Now, I know this keyboard comes in a litter over the $50 quoted in the title but that extra five dollars really goes a long way with the MechanicalEagle Z-88 from Granvela. Unlike the Jiguanshi the Z-88 comes with a nice numpad for those that can’t live without it. The switches used are Outemu, a very popular alternative to the Cherry switch. A nice feature is that the Z-88 allows you to completely remove every single switch and replace it with any colour you want (included with this keyboard are blue switches). A great addition for such a cheap keyboard. Similarly you can replace all of the key caps with standard cherry sized ones, so there is wide variety for you to choose from if you don’t like the default styling.
Most amazingly for the price, the inclusion of full RGB lighting is available, quite the addition with how popular RGB is nowadays. This keyboard will really allow you to tailor it to your own stylistic tendencies, turning what is a budget keyboard into something a lot more impressive for a fraction of the price.
This keyboard has a really distinct look, the white front panel will look great for those that prefer white to black for their electronics and the transparent case gives you a great look at the innards of the keyboard. Unlike some of the other keyboards on this list, the T11 is a full sized keyboard that has a really nice and understated look to it despite the transparent casing, which could be considered tacky, the key caps in particular are not garish (though can be replaced with Cherry MX keycaps if you want to).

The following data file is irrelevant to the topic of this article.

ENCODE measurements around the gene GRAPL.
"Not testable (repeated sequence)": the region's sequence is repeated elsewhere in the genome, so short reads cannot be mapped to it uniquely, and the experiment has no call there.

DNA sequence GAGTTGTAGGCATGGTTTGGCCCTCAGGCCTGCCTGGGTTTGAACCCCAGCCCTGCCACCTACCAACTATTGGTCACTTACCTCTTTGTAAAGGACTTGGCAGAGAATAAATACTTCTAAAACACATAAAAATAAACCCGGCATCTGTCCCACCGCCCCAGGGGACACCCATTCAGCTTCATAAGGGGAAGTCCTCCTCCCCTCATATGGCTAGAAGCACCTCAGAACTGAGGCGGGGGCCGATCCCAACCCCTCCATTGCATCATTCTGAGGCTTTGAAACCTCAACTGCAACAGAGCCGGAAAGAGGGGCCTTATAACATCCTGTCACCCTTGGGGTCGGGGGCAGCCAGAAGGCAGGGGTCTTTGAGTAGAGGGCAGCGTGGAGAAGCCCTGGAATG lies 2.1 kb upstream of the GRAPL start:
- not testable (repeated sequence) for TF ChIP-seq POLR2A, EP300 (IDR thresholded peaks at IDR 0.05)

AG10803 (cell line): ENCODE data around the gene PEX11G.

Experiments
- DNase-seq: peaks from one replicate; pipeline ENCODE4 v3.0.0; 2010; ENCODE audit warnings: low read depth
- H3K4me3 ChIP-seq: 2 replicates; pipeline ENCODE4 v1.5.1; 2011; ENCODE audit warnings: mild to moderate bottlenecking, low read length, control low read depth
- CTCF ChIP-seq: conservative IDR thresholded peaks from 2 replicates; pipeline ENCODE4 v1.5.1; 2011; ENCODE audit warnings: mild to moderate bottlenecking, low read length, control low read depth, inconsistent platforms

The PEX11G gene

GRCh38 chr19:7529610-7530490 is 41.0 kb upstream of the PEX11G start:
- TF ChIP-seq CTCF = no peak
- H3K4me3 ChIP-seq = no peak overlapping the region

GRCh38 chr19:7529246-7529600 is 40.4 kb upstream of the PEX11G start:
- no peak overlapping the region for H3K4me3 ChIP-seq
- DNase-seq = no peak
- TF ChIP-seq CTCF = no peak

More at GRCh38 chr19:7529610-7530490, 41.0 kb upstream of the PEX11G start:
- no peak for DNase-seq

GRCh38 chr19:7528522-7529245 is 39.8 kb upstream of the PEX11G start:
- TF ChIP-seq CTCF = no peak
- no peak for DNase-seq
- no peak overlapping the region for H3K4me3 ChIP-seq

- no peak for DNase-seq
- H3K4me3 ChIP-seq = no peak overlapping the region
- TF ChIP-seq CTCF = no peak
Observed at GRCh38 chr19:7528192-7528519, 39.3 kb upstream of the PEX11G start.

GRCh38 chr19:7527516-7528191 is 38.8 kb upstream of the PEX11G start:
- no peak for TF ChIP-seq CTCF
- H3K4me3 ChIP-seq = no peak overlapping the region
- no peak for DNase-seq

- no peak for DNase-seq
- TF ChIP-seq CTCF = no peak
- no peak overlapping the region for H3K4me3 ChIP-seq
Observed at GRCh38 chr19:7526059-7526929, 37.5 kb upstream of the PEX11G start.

There is multi coloured backlighting but no RGB, though I think the keyboard looks a lot nicer with all of the fancy lighting turned off. The T11 comes with Zorro Brown switches (Blue is available too for a couple of bucks cheaper), this means that you get the nice tactile bump with a lot less noise than the Blue Switches. One thing I really like about the design is that the case is one big bit of plastic with no flimsy components. Eliminating the possibility of broken keyboard risers of which is all too common even in high end boards.